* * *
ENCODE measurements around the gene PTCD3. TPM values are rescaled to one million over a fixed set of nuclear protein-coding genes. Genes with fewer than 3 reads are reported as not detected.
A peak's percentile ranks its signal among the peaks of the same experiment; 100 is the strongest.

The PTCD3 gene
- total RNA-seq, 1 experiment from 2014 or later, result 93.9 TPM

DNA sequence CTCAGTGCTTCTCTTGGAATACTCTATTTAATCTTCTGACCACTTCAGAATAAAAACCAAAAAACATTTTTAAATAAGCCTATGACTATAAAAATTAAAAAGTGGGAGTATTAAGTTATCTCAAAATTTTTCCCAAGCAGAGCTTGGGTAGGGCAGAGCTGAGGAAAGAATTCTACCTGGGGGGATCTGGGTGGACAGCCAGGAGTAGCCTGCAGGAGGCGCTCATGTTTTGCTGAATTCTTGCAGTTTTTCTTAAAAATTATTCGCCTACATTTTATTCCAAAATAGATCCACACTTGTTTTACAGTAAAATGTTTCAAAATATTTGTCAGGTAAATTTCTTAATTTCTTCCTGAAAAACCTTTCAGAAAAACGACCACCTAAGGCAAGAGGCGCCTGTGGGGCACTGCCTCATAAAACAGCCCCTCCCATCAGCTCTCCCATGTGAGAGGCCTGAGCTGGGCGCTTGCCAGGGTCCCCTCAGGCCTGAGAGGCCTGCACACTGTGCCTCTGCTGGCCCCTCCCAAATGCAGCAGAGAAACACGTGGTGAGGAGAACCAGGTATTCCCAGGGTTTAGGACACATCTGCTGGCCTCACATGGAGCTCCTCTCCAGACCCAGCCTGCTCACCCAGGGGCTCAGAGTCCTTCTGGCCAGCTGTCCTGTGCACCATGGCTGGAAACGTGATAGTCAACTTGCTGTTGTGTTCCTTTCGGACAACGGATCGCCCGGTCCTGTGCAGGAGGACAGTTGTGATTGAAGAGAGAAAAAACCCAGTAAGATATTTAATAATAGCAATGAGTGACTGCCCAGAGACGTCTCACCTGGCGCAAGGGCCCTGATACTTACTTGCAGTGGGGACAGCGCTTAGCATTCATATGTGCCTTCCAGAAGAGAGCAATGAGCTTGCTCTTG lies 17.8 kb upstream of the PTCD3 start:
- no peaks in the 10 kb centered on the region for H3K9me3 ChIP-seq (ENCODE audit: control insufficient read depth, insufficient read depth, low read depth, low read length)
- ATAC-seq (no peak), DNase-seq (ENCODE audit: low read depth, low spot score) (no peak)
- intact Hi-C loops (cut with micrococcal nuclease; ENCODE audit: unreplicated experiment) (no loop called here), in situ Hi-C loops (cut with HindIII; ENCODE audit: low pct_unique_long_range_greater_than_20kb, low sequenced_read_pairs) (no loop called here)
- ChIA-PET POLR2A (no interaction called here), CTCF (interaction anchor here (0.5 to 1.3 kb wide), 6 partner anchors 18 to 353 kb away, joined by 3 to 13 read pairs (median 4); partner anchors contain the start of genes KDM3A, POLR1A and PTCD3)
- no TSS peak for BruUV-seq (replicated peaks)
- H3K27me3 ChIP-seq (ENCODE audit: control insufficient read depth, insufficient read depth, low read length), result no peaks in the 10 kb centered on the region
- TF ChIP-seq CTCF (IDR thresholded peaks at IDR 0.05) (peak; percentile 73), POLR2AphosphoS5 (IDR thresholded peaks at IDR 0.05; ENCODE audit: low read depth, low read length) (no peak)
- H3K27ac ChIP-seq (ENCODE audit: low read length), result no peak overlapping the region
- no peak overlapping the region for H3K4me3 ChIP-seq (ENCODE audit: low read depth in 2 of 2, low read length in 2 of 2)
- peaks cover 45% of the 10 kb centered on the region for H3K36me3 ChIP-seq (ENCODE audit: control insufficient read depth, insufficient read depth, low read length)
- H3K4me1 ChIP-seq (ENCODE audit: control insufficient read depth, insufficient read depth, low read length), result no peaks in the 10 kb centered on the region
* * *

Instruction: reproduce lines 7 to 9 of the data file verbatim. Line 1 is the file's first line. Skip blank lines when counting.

- ATAC-seq (no peak), DNase-seq (ENCODE audit: low read depth, low spot score) (no peak)
- intact Hi-C loops (cut with micrococcal nuclease; ENCODE audit: unreplicated experiment) (no loop called here), in situ Hi-C loops (cut with HindIII; ENCODE audit: low pct_unique_long_range_greater_than_20kb, low sequenced_read_pairs) (no loop called here)
- ChIA-PET POLR2A (no interaction called here), CTCF (interaction anchor here (0.5 to 1.3 kb wide), 6 partner anchors 18 to 353 kb away, joined by 3 to 13 read pairs (median 4); partner anchors contain the start of genes KDM3A, POLR1A and PTCD3)